Spline on top or bottom...and other questions

Discussion in 'Rod Building' started by Ned Wright, Jan 28, 2007.

  1. Ned Wright

    Ned Wright New Member

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    I recently got a kit to build a Cabelas FT (Fast Action) 9' 8 wt. I am getting ready to epoxy the handle and have a few questions first. The directions that came pretty much suck. I have been reading Al Campell's column at FAOL but still am left with a few questions.

    1. There various theories on which side of the blank to put the guides on, my thinking is: I am planning on using this rod for Salmon, Steelhead, SRC and Resident Coho. 8wt is probably more than enough, so I will put the guides on the spline for casting and let the soft side fight fish. But then again the blank is fast action, should I give the rod more fighting power? Any opinions?

    2. Finding the spline. All the directions that I read tell me to bend the blank and rotate until I feel the "thump" or "high side" and mark the opposite as the spline. The problem is that I feel two thumps on opposite sides of the blank. The lower section of the blank has one thump that is more distinct that the other and I can actually see the spline. The upper section is more difficult. I believe I have come to a conclusion as to which side is the spline. What if I am wrong???

    3. The kit came with two little packages of epoxy. I had to tape the blank a bit to fit the reel seat. Now I am worried that I might not have enough epoxy to "fill the gaps" should I buy more epoxy before mixing or am I worrying over nothing?

    4. Can I use the epoxy on the tip top, or do I need to buy a stick of cement? If I need cement do I need the specialty rod building cement or is there a substitute that I can get locally (ie hardware store).

    5. Is the fancy flip up hook keeper junk or really an upgrade? I have only seen the traditional before which seems to me to look a bit more hearty.

    Thanks for any advise you have,
    Ned
     
  2. SuperDave

    SuperDave New Member

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    The way I remember the spline equation is: "Spline toward the fish." The strongest part of the rod is on the side of the power stroke of the cast where it counts.

    Gaps: What gaps?

    Expoxy: buy more if ther is any doubt.

    Hook keeper: If it looks "dorky" don't use it; get a regular one. Let your TASTE be the judge.

    Spline: Place the tip end of the rod on the floor and apply a little pressure on the assembled rod. As the blank is slowly rotated, the "spline" will become apparent as the rod rises slightlyand "falls off" after the spline has passed.

    Tip-TOP: DON"T use epoxy! You may need to replace it at some point.



    SuperDave
     
  3. YAKIMA

    YAKIMA AKA: Gregory Mine

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    What SuperDave said...

    Spine towards the fish. Try to find the top of the spine, or as if you imagine climbing a steep hill, your climbing up one side, hit the top, then going down the other side.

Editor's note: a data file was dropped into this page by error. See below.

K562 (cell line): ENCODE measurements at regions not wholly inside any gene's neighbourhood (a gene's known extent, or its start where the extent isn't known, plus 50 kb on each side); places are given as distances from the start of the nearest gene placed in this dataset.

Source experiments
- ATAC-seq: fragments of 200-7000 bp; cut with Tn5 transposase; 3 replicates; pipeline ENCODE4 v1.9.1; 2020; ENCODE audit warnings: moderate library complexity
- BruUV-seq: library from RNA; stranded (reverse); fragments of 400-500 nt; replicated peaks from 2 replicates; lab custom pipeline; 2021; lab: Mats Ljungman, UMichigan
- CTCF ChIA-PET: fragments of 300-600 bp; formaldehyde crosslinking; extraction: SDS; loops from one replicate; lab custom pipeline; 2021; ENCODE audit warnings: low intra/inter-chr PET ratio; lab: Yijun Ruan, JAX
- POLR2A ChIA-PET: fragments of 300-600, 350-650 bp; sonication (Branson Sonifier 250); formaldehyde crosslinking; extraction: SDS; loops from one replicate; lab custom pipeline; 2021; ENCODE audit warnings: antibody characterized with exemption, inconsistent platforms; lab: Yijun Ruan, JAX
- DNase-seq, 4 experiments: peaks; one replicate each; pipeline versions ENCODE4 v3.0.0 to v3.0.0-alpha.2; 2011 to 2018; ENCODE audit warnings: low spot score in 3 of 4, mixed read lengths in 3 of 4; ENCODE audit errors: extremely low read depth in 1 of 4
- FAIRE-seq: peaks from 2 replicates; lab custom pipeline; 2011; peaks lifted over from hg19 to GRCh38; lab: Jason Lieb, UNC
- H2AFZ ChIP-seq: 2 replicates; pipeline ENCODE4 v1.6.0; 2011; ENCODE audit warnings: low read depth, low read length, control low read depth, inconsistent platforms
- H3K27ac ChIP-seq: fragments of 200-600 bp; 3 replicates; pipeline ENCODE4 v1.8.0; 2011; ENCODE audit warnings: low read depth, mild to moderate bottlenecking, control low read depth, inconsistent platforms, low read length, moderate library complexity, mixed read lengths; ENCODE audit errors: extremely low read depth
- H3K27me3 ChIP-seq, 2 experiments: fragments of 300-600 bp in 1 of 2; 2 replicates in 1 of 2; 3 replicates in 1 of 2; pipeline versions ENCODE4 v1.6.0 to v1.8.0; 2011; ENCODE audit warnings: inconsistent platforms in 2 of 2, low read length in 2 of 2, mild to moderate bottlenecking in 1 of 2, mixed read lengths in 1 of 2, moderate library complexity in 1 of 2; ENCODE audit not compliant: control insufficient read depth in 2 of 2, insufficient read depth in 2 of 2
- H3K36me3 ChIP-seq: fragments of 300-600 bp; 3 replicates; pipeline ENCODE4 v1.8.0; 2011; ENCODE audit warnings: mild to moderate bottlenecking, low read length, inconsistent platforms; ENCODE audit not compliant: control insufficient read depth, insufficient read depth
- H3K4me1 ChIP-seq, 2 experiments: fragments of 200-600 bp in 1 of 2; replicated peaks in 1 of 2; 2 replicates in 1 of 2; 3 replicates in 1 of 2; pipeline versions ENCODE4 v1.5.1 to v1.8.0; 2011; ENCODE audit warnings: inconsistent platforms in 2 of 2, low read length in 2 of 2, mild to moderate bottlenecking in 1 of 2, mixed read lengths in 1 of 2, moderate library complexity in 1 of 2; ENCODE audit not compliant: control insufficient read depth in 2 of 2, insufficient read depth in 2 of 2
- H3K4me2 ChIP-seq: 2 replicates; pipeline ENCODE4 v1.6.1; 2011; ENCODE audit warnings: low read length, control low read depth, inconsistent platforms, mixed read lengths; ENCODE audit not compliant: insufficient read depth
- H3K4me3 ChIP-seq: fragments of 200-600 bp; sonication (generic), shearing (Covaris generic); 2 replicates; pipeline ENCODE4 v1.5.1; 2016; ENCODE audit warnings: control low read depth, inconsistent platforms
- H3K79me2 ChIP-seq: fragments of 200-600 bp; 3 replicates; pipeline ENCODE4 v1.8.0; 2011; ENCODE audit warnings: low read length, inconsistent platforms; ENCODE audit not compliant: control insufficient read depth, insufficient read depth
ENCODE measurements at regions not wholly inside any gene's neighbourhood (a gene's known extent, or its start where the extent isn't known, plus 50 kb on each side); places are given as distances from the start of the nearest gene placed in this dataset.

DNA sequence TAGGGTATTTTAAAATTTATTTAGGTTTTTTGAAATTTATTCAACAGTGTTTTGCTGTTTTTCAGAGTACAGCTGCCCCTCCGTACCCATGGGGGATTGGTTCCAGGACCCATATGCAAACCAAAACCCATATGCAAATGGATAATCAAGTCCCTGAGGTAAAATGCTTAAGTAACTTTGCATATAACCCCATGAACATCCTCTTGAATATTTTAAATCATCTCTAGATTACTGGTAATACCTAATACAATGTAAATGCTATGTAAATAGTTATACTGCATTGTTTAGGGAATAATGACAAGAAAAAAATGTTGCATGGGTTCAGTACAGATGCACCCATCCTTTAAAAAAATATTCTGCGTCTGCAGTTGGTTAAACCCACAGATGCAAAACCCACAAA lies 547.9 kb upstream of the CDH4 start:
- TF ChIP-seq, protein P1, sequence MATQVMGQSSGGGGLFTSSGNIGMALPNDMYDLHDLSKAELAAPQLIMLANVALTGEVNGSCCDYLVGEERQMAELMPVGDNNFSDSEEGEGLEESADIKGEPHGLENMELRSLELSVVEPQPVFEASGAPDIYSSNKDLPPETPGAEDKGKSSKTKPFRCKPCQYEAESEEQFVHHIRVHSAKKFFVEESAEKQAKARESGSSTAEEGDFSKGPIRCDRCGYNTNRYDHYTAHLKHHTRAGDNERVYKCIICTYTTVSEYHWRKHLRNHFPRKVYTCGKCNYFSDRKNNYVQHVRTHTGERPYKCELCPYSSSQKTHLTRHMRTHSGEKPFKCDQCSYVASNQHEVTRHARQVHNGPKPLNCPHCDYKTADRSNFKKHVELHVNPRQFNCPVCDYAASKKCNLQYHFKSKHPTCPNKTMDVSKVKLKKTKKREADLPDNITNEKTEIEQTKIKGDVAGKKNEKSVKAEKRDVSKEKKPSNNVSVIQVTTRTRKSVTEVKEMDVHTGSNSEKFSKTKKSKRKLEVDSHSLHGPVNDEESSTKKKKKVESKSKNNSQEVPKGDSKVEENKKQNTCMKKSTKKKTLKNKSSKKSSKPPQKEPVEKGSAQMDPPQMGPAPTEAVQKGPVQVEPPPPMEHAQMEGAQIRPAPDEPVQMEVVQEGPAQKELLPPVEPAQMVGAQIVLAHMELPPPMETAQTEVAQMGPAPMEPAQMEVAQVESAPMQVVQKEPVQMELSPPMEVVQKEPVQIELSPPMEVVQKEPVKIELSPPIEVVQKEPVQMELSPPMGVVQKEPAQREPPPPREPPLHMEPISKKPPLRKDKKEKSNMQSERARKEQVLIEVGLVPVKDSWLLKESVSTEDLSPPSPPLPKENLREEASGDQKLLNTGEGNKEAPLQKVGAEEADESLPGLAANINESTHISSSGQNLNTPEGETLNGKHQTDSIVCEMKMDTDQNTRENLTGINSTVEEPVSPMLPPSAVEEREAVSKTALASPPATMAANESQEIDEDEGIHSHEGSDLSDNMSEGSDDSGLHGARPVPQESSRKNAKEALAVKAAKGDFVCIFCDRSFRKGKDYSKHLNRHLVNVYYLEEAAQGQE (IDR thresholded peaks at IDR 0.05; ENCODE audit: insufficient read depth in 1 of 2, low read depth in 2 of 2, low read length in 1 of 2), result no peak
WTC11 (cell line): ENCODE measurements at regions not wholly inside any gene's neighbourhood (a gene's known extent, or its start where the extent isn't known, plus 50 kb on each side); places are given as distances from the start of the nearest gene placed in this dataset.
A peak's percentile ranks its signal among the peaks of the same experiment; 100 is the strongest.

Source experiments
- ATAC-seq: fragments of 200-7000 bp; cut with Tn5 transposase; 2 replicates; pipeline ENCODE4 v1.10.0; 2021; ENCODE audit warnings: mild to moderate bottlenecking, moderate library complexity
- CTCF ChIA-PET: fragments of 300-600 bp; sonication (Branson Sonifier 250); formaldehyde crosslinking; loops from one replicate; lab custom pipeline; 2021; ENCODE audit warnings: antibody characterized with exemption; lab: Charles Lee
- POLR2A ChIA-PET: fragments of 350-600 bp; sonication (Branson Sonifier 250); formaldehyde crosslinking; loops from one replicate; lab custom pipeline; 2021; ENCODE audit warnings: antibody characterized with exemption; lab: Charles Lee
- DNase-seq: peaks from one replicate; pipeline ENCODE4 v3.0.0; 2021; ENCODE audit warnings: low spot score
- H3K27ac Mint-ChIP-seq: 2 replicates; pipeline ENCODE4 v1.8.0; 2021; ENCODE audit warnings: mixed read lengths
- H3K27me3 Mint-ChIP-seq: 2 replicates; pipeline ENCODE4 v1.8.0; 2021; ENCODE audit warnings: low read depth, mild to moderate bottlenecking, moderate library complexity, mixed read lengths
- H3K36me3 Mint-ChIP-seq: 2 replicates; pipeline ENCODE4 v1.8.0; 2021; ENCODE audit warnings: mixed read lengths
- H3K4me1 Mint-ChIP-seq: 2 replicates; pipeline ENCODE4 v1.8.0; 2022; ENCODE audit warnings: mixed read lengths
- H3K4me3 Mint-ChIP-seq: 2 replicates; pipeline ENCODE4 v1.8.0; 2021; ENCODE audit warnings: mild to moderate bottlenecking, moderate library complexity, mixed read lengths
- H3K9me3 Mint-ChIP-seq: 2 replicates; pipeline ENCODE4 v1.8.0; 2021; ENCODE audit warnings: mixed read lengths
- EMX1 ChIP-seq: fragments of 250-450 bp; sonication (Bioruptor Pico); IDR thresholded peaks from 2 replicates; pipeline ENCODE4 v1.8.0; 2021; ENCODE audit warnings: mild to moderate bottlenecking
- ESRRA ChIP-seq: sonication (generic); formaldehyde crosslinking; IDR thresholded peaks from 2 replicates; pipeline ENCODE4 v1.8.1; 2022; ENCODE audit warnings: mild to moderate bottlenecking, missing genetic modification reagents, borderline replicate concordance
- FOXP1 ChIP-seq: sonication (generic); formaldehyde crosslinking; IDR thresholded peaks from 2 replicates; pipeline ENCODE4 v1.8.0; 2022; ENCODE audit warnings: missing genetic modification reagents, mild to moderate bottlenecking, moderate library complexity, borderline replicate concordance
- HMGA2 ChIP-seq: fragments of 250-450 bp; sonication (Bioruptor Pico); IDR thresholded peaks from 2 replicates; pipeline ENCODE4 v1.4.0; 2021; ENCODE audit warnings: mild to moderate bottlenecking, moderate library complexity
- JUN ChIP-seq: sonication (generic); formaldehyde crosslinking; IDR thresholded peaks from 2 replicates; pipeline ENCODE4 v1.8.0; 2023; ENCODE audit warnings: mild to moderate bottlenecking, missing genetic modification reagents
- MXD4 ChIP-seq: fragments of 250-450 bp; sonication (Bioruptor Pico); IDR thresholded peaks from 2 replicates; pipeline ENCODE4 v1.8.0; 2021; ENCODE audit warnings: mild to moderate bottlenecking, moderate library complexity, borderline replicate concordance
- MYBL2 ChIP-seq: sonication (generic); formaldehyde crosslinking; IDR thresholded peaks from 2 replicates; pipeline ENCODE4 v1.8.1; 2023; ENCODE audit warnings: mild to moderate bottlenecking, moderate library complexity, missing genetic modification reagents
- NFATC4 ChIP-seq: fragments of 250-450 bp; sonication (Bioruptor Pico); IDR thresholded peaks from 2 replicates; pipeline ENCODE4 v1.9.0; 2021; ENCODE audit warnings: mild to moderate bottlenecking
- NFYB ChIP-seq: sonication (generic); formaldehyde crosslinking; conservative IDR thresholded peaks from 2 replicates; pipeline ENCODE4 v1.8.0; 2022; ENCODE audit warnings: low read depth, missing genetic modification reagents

Gaps, I would assume your meaning the gaps between the masking tape? Yes you should fill the gaps, as well as coating the masking tape. You need to make sure to have a complete bond between the blank and the reel seat. Coat everything with cement, and slide the reel seat down the blank into place. This way you will push the excess cement out and off the bottom of the rod, and not all over the blank.

    If you already running out of cement, what are you going to attach the grip with? Your going to have to get more it sounds like. Too much can be a mess, yet you will assure a good bond. Not enough will be a nightmare later on down the road. That you don't want to learn the hard way. Once you coat the blank for the grip, and the grip comes in contact with the cement, do not back up, you'll pull the cement higher than the grip will cover it. Also twist the grip into place as you slide it into the glue. This will spread it out and fill in a lot of holes and gaps.


    Hook keepers are personal. I hate the ones that are a ring on a push in, or on a ring that you guide wrap into place. They rattle when casting and drive me nuts. I prefer traditional

    Get yourself some tip top adhesive, then save it. You never know when your going to need it again, or one of your buddies will. It can save a day when a tip gets snapped off. Do not use cement!!!


    Good Luck
    Greg
     
  4. kodiaksalmon

    kodiaksalmon Jeff B.

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    Spine.....hmmm. I build alot of Sage blanks, so they've got it marked for ya. On rods that don't, it depends on the quality. Some blanks are actually crooked. Some so much so that you can easily see it, and it can effect how the rod casts. Then it becomes the lesser of two evils-spine or straightness. Sometimes they're the same, but often, you've got to decide.

    As for epoxies, I use standard ol' 30 min stuff you buy at Wal-Mart for reel seats, cork, and tip tops. I've been building rods for going on ten years, and have never lost a tip and I have never heard back from anyone I've built a rod for about anything coming apart. I of course use rod epoxy for the thread.

    Jeff
     
  5. kodiaksalmon

    kodiaksalmon Jeff B.

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    Duplicat post.
     
  6. Ned Wright

    Ned Wright New Member

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    Thanks for your help. I must admit that I just keep getting more confused.

    You mentioned that you test the assembled rod for the spline. After reading this I went looking and found similar advise. I thought that the spline was where the graphite overlaps. How do I know how to line this up when I initially assemble the two pieces. I mean, doesn't each section have its own spline or overlap of graphite sheets? All of the descriptions of this stuff seems inconsistant. I just need to truely understand before I proceed as I don't see having the money to do this again if I screw up.

    My real problem in the spline thing is that when I do all the bent rod, pressure, roll thing.. I get two hard parts and two soft parts or if you will two "thumps" each time I rotate the blank one full turn. On both sections.:beathead: I have never read anyone mention this. Maybe I am just missing it or then again maybe this Cabelas blank is junk:confused:

    Thanks again for your help,
    Ned